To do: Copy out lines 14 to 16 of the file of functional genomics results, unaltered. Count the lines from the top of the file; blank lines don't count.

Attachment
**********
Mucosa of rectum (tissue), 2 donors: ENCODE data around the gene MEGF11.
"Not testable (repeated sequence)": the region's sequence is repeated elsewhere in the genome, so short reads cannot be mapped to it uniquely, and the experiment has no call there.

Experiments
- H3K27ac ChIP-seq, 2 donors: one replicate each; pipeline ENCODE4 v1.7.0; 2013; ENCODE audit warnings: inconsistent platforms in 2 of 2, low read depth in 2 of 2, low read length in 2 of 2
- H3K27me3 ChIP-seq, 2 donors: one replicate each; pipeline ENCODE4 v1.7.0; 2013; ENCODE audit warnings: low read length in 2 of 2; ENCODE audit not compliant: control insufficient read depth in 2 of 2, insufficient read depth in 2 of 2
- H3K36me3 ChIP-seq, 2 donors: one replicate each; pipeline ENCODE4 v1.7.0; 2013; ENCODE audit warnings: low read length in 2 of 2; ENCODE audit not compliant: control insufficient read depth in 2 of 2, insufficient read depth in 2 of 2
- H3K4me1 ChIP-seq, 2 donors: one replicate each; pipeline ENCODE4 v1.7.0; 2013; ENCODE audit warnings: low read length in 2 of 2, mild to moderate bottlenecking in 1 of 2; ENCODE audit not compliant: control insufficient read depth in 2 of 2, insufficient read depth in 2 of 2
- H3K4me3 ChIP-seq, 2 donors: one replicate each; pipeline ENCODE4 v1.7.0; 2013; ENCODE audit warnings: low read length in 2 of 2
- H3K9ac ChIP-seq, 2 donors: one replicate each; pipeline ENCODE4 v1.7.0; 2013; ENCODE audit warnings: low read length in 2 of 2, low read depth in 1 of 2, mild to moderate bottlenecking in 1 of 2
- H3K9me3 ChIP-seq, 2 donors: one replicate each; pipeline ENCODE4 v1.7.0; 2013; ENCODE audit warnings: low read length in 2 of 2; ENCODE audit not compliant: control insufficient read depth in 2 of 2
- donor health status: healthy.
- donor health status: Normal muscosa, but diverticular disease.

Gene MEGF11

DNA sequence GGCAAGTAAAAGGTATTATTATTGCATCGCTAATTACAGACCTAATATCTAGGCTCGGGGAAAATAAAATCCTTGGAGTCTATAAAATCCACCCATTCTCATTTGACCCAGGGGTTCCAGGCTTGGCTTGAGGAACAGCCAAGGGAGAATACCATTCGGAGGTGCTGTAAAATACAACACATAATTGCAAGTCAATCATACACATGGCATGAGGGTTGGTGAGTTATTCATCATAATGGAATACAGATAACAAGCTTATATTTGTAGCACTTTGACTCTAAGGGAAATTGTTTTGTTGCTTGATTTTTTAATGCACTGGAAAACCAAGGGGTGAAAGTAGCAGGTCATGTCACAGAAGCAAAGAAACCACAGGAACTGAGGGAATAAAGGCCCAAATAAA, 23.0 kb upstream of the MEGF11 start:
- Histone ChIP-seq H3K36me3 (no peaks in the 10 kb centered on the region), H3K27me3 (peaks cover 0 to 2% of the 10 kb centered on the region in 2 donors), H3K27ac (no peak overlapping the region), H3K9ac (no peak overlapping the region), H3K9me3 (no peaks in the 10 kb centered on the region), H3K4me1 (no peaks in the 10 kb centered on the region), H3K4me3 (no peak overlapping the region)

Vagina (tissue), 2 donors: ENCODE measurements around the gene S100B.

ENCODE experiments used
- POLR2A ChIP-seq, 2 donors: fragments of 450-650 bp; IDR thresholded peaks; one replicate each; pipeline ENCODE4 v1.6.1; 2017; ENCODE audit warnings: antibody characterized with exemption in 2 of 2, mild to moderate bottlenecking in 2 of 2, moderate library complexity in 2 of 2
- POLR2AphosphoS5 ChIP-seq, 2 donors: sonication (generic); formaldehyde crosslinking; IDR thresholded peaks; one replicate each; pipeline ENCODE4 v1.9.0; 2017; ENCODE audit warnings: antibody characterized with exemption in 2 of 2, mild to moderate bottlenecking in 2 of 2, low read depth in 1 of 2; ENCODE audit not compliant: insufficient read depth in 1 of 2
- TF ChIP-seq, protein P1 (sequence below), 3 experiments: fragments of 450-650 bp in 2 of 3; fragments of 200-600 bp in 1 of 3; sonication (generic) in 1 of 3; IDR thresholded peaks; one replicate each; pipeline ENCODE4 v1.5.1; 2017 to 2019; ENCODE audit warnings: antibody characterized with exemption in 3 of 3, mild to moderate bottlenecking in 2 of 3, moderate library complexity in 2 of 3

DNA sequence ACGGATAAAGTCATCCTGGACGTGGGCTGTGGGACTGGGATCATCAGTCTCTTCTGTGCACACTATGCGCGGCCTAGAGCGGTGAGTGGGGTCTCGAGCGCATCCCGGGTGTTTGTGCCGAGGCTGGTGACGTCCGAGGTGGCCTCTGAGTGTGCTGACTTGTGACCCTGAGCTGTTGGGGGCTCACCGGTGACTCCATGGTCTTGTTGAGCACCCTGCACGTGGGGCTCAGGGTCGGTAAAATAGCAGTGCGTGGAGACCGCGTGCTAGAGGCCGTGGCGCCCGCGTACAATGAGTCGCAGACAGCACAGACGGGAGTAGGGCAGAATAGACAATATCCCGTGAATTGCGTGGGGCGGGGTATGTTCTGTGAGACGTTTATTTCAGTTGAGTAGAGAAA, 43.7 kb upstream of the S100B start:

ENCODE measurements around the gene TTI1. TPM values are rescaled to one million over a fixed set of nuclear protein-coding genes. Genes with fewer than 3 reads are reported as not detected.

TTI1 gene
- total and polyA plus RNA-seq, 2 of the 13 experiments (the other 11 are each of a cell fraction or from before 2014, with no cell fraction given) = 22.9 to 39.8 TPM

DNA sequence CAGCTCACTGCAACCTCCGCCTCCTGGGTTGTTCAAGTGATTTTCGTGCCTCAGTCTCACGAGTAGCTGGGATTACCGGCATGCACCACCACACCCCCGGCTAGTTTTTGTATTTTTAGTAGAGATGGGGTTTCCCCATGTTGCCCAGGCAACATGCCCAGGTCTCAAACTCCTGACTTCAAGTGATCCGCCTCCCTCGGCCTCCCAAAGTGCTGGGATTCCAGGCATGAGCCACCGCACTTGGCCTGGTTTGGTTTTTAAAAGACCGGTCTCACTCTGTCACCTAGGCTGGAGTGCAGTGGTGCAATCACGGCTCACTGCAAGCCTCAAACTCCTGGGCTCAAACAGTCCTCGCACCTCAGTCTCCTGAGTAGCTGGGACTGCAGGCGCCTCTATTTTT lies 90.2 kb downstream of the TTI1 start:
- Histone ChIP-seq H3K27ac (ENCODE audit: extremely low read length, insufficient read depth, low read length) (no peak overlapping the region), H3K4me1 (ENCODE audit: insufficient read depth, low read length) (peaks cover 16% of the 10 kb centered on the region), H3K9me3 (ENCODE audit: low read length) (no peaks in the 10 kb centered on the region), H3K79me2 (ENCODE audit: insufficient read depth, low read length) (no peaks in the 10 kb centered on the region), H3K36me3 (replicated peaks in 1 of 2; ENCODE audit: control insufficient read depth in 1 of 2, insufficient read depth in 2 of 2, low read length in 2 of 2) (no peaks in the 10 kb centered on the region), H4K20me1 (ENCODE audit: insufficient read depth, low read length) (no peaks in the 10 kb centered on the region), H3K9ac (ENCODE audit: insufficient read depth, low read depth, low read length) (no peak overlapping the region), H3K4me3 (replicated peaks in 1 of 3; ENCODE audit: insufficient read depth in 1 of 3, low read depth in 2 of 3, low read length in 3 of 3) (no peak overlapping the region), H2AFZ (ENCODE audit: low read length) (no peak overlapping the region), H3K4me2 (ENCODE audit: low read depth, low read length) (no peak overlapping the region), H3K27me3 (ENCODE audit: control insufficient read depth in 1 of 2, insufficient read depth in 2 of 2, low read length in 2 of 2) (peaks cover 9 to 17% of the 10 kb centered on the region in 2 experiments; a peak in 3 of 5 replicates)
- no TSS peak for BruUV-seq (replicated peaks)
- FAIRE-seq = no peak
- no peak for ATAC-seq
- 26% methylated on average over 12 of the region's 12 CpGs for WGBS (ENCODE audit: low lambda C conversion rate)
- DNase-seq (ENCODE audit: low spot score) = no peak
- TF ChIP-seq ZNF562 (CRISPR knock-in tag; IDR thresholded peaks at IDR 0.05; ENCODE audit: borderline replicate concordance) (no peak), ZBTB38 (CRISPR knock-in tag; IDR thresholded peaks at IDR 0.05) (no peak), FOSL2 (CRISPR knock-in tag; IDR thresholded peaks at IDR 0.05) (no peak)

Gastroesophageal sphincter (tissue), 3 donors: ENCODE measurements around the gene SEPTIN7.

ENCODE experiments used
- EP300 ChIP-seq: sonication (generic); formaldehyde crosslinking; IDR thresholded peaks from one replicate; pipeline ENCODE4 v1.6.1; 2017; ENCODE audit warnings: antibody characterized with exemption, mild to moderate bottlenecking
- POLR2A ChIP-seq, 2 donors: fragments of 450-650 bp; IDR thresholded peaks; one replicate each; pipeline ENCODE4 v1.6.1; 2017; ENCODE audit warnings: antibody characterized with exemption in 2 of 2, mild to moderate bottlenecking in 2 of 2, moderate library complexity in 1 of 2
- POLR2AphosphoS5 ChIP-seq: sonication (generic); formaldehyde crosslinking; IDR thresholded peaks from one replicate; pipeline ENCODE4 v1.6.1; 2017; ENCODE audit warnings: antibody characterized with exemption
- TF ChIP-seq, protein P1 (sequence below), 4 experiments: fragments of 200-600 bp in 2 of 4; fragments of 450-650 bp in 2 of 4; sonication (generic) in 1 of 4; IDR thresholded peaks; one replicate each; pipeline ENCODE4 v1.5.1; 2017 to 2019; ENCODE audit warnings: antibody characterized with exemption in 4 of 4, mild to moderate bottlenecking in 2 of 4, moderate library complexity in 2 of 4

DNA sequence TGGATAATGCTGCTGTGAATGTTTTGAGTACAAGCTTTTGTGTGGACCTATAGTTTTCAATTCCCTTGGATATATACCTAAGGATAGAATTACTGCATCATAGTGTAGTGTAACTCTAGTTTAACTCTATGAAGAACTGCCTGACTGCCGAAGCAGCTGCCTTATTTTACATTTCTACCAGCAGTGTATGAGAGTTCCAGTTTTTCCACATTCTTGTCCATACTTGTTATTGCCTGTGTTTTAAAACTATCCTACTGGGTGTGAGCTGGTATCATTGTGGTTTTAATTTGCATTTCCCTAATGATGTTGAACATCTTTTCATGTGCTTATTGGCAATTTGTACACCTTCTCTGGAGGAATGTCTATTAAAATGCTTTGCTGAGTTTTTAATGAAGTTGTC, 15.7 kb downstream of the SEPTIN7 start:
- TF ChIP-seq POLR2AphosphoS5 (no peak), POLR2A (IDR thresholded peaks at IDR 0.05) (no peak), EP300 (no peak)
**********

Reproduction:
DNA sequence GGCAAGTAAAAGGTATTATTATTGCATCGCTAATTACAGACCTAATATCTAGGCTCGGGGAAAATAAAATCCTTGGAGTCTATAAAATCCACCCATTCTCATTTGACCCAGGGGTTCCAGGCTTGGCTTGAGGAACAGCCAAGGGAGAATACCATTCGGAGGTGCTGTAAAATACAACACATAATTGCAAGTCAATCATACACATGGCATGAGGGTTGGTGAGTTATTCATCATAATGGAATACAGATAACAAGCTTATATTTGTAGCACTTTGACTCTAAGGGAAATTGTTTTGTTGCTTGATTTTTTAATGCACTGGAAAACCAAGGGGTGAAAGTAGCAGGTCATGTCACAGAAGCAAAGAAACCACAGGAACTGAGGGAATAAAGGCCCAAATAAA, 23.0 kb upstream of the MEGF11 start:
- Histone ChIP-seq H3K36me3 (no peaks in the 10 kb centered on the region), H3K27me3 (peaks cover 0 to 2% of the 10 kb centered on the region in 2 donors), H3K27ac (no peak overlapping the region), H3K9ac (no peak overlapping the region), H3K9me3 (no peaks in the 10 kb centered on the region), H3K4me1 (no peaks in the 10 kb centered on the region), H3K4me3 (no peak overlapping the region)

Vagina (tissue), 2 donors: ENCODE measurements around the gene S100B.